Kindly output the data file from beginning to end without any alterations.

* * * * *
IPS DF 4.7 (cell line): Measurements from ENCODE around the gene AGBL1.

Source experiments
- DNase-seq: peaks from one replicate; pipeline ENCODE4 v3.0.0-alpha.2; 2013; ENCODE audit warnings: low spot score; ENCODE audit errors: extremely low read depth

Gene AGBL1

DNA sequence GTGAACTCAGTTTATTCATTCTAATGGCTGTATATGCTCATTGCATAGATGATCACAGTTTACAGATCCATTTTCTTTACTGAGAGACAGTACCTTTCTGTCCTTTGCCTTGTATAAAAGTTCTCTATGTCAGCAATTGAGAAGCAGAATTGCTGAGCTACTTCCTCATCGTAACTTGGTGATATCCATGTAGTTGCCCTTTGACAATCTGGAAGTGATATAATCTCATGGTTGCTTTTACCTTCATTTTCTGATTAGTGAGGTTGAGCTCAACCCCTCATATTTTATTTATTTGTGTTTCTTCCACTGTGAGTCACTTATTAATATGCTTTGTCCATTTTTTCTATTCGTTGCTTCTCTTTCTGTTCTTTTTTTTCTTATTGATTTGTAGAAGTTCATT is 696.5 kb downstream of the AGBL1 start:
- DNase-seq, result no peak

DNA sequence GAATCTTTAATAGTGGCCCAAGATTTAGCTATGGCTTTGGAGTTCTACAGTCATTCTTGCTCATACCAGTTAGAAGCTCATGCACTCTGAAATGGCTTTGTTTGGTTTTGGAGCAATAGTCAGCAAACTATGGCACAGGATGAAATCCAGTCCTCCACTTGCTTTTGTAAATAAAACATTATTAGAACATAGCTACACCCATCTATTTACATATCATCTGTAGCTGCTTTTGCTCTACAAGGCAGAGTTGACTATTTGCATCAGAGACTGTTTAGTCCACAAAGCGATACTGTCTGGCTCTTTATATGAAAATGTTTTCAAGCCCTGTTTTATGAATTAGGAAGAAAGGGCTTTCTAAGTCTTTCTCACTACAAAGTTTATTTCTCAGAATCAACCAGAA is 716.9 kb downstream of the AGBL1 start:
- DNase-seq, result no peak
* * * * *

IPS DF 4.7 (cell line): Measurements from ENCODE around the gene AGBL1.

Source experiments
- DNase-seq: peaks from one replicate; pipeline ENCODE4 v3.0.0-alpha.2; 2013; ENCODE audit warnings: low spot score; ENCODE audit errors: extremely low read depth

Gene AGBL1

DNA sequence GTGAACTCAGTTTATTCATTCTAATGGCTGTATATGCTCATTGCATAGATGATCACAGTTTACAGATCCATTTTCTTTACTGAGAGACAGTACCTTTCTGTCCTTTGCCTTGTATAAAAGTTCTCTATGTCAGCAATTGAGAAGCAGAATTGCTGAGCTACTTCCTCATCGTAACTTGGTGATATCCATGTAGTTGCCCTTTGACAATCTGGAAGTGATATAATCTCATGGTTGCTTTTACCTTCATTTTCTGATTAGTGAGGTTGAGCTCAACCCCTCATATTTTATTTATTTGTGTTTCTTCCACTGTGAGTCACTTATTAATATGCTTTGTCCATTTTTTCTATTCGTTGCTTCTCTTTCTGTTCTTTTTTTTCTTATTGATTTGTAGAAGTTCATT is 696.5 kb downstream of the AGBL1 start:
- DNase-seq, result no peak

DNA sequence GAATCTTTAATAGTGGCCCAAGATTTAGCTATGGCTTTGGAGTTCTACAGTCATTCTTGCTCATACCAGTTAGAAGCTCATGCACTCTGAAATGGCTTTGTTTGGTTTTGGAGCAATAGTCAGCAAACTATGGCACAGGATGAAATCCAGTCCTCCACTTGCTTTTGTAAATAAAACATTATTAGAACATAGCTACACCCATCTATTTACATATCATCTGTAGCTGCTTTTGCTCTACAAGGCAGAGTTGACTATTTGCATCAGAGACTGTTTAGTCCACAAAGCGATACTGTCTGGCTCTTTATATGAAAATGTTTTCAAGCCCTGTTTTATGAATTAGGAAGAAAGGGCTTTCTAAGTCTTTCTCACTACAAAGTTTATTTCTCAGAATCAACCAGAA is 716.9 kb downstream of the AGBL1 start:
- DNase-seq, result no peak